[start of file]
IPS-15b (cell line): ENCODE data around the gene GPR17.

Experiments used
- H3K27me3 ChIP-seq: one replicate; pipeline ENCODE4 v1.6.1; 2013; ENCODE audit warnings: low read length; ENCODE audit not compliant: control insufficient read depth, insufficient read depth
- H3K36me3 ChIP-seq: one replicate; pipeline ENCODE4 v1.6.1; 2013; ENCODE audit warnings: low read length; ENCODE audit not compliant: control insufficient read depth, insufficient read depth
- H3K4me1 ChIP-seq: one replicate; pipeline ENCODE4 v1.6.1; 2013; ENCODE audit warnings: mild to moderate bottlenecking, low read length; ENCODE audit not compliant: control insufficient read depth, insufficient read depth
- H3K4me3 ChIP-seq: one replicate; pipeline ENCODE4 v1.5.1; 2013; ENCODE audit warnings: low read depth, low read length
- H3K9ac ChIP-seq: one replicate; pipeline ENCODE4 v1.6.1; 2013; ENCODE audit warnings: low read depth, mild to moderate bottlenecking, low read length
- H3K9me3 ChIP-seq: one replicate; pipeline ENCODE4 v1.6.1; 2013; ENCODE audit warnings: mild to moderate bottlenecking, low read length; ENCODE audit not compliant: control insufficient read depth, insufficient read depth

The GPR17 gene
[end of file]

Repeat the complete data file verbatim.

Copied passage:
IPS-15b (cell line): ENCODE data around the gene GPR17.

Experiments used
- H3K27me3 ChIP-seq: one replicate; pipeline ENCODE4 v1.6.1; 2013; ENCODE audit warnings: low read length; ENCODE audit not compliant: control insufficient read depth, insufficient read depth
- H3K36me3 ChIP-seq: one replicate; pipeline ENCODE4 v1.6.1; 2013; ENCODE audit warnings: low read length; ENCODE audit not compliant: control insufficient read depth, insufficient read depth
- H3K4me1 ChIP-seq: one replicate; pipeline ENCODE4 v1.6.1; 2013; ENCODE audit warnings: mild to moderate bottlenecking, low read length; ENCODE audit not compliant: control insufficient read depth, insufficient read depth
- H3K4me3 ChIP-seq: one replicate; pipeline ENCODE4 v1.5.1; 2013; ENCODE audit warnings: low read depth, low read length
- H3K9ac ChIP-seq: one replicate; pipeline ENCODE4 v1.6.1; 2013; ENCODE audit warnings: low read depth, mild to moderate bottlenecking, low read length
- H3K9me3 ChIP-seq: one replicate; pipeline ENCODE4 v1.6.1; 2013; ENCODE audit warnings: mild to moderate bottlenecking, low read length; ENCODE audit not compliant: control insufficient read depth, insufficient read depth

The GPR17 gene